A: That’s definitely a big thing I take with my game both on the field and off. Just be the best person you can be. On the field, you can only do so much. And I think if you have a positive attitude, you’re cheering on your teammates when you’re losing a big game or a meaningless game but you’re getting blown out.

The biggest thing is always being on the top step and always cheer on your teammates, no matter what the outcome of the game is or the outcome of your at bat or if you make an error on the field. Who cares? Make the next play. Don’t dwell on something you can’t change. I think being such a leader on many teams over the years, I’ve just learned that if you have a negative attitude, the coach sees it, your teammates see it, and it makes you look bad. In some cases, it can make you look cocky because you go out there and ask a kid why they didn’t make a play then you miss the same ball. Who are you to say why you missed it? It can come across as cocky sometimes, so you always have to be level-headed on the field.

Off the field, just being the best person you can to other teams, other families, other teams’ families, and just the community you’re in when you’re on the road. I think the biggest thing that the couple of times that we’ve been on big road trips like in Easley, South Carolina for the 2018 Senior League World Series as Team Canada, we represented Canada like they should. We were proud and happy to be there, but we knew we were up for a good fight and we were probably the most sportsmanlike team off the field. We were always helping, doing the Field of Dreams event, always being there when no one’s really looking is kind of what I was thinking is important. That’s what we did and it makes me really proud to say that being a leader on a team, I know my team is going to be strong on and off the field.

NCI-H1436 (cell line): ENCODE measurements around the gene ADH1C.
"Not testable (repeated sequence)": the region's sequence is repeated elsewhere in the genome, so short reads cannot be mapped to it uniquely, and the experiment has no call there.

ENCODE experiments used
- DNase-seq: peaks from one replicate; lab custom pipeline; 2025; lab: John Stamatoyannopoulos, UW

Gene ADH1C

Q: Where does that mindset come from?

A: I think it comes from my dad. He’s an owner of a business, he knows the ways. He played hockey growing up and he was a leader on his team. Even in mens’ league, he was still the unofficial captain. He just knows how to run a business, a very successful one, and he’s taught me over the years that you can’t get upset over nothing. Eventually, it will come back and bite you, making you look like the bad guy. I think he’s the biggest influence on me being the leader I am today.

Q: Any coaches you’d like to single out as far as maybe paving the way for where your baseball career has come?

A: Yeah, I mentioned Steve Lloyd before. He was definitely the one that kind of made the decision for me to play baseball for the rest of high school and junior high. Mike Johnson with NAX Baseball Academy up here in Edmonton has been the biggest influence and mentor that I’ve had on the baseball side of things. He’s taught me what it will be like in college, what his experiences were in pro ball. Those are two guys who have always been there for me and will remain there for me throughout my career and then obviously my life after baseball, too.

Q: I know a lot of athletes who head stateside for the season come home during the winter and maybe do some coaching or offer up advice for younger athletes who are hoping to follow in their footsteps. Have you thought about the kinds of things you’d like to say to them and what would you say to them?

A: I think when I come back, I’m obviously going to be so thankful for what was given to me. The biggest thing I would say is don’t be satisfied and don’t get worried. If you’re not having luck finding a team, that’s fine. It’ll come. I think the biggest thing that I want kids to know when I come back is that anyone can do it. I’m not a big guy, I’m not tall, I’m not very big, I’m not anything. But if I can play baseball at the highest level possible, I think anyone who has the right mindset and the right dream can play baseball or any sport for that matter, at the highest level possible.

Q: Finally, what does the game of baseball mean to you?

A: Baseball is my life. I mean, I’ve listened to your podcasts and heard the answers, but baseball is my life. There’s nothing in the world that I would change. I love it and I’m so excited to see what my future has, for me, in the game of baseball. I love it.